"So after trashing everything about the Food Network, how do I keep it real?" asked Bourdain after his spiel.  "What have I learned?"

Beside the fact that he pretty much has the best job on the planet (getting paid to travel to different places and eat their food?  Sign me up!), he's learned a few key things that really struck a chord with me, both on a personal level and as an unofficial anthropologist:

  • Be grateful that you can travel: After traveling more than 750,000 miles since 2005, one would think he'd be tired of traveling.  On the contrary - Bourdain couldn't be happier to visit the most exotic or most humble, unknown places on the planet.  Not just because of the food, although that obviously has its appeal for him.  From the stories he told of visiting families in Vietnam or hanging out with tribal chiefs in Africa, it was plainly evident that Bourdain truly loves learning about people of all kinds.  Sharing in other cultures' traditional meals allows him to discover the different customs and ideals that are important to people around the world, something for which he truly seems grateful.
  • Be polite: Bourdain strongly advised against keeping with the traditional American mentality of "anything goes" fashion and suggests that one pay attention to each country's customs when visiting, particularly when it comes to attire.  "You wouldn't wear a Speedo to the Vatican," he said, after giving another horrifying example of a young gal wearing a tiny little tank top and daisy dukes at a similar holy place.  Being conscious about other countries' cultures is respectful & polite, and will probably guarantee a more pleasant experience with the natives.  It doesn't just apply to attire, either.  Paying attention to details such as how to eat things a certain way or the proper etiquette to display at a small village restaurant will please your hosts and let them know that you are not just some random tourist.  
  • Eat everything: "We have the history of the world on a plate," said Bourdain.  "How can you not eat everything?"  I'm with Tony on this one, too.  Coming from a typical Latin family where you're not only fed constantly and expected to eat everything no matter how full you are because it's rude if you don't, but fed really random things like chicken brains or other interesting animal innards, I was brought up to think this way about food.  Though I didn't really think much of the flavor, I fell for the whole chicken brain bit at the age of 6 because my grandma told me I had to, and she said that eating them would make me smarter.  As I grew older, I tried other strange (to me) foods, not because I was under the same kind of pressure (I mean, really... who says no to grandma?), but because it's just what you do.  And the best part is that I've discovered a lot of my favorite "strange" delicacies this way.  Keeping an open mind and being respectful of other cultures and customs can bring a world of discovery to your plate.  Even if that does mean "taking one for the team", as Bourdain has often done in the past.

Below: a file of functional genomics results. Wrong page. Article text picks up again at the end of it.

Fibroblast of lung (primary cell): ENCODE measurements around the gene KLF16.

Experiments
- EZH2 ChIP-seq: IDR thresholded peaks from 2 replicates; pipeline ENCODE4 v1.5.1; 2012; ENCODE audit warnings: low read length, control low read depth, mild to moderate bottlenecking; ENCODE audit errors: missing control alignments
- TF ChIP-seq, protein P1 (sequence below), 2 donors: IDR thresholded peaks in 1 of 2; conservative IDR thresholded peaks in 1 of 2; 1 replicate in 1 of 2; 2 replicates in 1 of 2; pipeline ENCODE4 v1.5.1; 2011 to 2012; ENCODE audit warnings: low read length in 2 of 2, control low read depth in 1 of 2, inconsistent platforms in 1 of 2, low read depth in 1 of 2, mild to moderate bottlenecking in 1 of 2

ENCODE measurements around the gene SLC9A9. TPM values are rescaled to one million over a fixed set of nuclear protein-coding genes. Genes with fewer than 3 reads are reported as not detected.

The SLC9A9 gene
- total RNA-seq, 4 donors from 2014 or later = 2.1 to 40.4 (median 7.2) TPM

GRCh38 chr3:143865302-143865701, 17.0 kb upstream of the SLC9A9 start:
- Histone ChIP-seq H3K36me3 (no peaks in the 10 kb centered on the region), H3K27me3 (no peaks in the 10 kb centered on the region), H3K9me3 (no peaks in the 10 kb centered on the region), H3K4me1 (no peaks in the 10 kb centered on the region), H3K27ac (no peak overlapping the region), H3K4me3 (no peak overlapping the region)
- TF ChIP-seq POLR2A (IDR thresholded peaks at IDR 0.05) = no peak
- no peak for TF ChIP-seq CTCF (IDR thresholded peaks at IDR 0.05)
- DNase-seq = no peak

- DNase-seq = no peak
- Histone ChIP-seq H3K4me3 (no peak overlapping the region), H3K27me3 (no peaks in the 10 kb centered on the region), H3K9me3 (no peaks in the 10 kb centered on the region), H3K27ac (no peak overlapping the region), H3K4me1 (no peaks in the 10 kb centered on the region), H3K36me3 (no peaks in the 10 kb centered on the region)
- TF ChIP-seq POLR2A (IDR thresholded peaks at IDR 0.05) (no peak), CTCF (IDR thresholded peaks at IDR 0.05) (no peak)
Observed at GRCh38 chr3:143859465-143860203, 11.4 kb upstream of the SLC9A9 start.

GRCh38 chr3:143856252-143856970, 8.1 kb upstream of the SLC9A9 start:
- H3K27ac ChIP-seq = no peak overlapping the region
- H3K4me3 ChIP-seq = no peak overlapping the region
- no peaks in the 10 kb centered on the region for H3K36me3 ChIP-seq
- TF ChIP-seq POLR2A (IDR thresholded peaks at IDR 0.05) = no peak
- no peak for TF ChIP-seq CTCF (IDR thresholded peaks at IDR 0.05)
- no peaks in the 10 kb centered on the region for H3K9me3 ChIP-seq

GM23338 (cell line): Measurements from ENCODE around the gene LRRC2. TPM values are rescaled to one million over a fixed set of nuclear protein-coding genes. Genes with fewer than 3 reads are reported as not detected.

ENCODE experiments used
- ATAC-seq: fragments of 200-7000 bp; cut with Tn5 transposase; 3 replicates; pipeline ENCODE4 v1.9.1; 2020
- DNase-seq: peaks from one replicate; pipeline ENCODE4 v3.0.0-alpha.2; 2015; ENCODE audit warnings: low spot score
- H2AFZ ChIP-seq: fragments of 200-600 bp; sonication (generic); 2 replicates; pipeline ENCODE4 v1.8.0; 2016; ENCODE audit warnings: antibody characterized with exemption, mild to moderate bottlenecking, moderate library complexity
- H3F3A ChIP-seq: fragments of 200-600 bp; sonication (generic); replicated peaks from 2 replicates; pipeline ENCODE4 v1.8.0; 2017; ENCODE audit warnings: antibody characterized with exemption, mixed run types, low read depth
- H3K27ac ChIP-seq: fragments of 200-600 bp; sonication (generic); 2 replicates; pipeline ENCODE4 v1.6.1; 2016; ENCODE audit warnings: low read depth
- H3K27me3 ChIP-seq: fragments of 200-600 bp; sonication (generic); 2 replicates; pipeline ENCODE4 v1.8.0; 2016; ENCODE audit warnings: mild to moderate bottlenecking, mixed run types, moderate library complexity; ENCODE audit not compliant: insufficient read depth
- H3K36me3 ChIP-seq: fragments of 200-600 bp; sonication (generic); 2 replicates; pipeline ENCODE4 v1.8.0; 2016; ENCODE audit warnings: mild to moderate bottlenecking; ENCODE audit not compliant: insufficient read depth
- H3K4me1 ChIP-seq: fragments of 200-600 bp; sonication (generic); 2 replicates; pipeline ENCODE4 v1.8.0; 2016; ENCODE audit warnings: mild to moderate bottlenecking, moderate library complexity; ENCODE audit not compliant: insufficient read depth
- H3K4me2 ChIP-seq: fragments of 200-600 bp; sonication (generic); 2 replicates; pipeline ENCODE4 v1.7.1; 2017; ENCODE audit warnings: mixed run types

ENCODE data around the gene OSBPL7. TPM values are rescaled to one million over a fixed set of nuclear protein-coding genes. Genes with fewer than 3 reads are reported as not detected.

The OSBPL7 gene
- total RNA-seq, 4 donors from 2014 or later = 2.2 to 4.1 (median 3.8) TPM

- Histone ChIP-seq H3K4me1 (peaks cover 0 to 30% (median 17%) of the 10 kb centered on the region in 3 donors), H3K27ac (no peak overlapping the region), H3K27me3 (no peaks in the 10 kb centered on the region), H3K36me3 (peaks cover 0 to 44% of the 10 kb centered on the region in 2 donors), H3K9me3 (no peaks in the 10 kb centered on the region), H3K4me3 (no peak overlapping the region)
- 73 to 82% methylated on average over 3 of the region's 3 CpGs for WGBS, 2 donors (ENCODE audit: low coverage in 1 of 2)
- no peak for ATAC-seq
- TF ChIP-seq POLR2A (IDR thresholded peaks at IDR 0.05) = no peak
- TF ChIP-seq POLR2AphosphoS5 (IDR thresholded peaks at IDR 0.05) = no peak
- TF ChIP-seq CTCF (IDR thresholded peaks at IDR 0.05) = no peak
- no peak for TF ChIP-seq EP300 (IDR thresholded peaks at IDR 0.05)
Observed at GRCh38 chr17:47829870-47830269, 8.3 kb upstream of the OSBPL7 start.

He had other tips for us before he opened the platform up for questions, such as drinking the local beverage ("You get the best restaurant recommendations from drunk people.") and remaining as curious as possible about everything, especially food.  He had other opinions for us, too: Bourdain takes issue with vegetarians during travel because he feels it's rude to put certain restrictions on one's diet if it's not for medical purposes.  He doesn't think that publishing calorie information isn't doing a thing for the obesity epidemic, and finds it "unpatriotic" that some major American fast food chains' burger meat contains ammonia (that's just five ways wrong).  

Afterwards, he opened things up for questions from the audience, which I personally found both amusing and slightly eye-roll inducing.  Though some people asked questions that were interesting and relevant, other folks seemed to step up to the mic just to say "hi" and tell Bourdain that they were his biggest fan ever.  Which is all fine and dandy when you're hanging outside the tour bus after a concert or something, but it would have been nicer to hear more compelling questions for Bourdain to address (and I would have asked him something myself if I could have come up with something decent enough to ask; as it was, I was content just listening to him speak).  Alas, anything that man addresses is always going to have some entertainment value, and we were treated to such quotable gems like, "I compare bacon to The Rolling Stones or doggie style; it's always going to be good," which was his answer to what food trends were starting to get passé and what he could see trending in the future (btw, he's over "cupcake mania" and thinks food trucks are awesome).  From what people should know about themselves before going into culinary school ("Be insane before you go; know what you're getting yourself into.") to travel recommendations for first time travelers seeking the best foodie experiences ("Singapore - it's like Asia 101."), he took every question and answered them with his usual candor and wit.  

Overall, it was a wonderfully entertaining experience to finally hear the "bad boy" of the food world speak in his own words, completely uncensored by TV constraints.  I found him to be quite the snarky food snob but a snob of the best kind - the kind who can back up his opinions with decent arguments rather than just assume he's better than everyone else because he knows the proper pronunciation of bruschetta.  But I also found him to be real & passionate about everything he does, with a respect for people, cultures, and food that made me remember why I fell in love with food and food writing to begin with:  Whether one is appreciating simple foods to their fullest, or sharing that perfect bowl of pho with a gracious family while traipsing through Vietnam, food is that common denominator, that tie that binds us all as humans, no matter how we happen to share and experience it.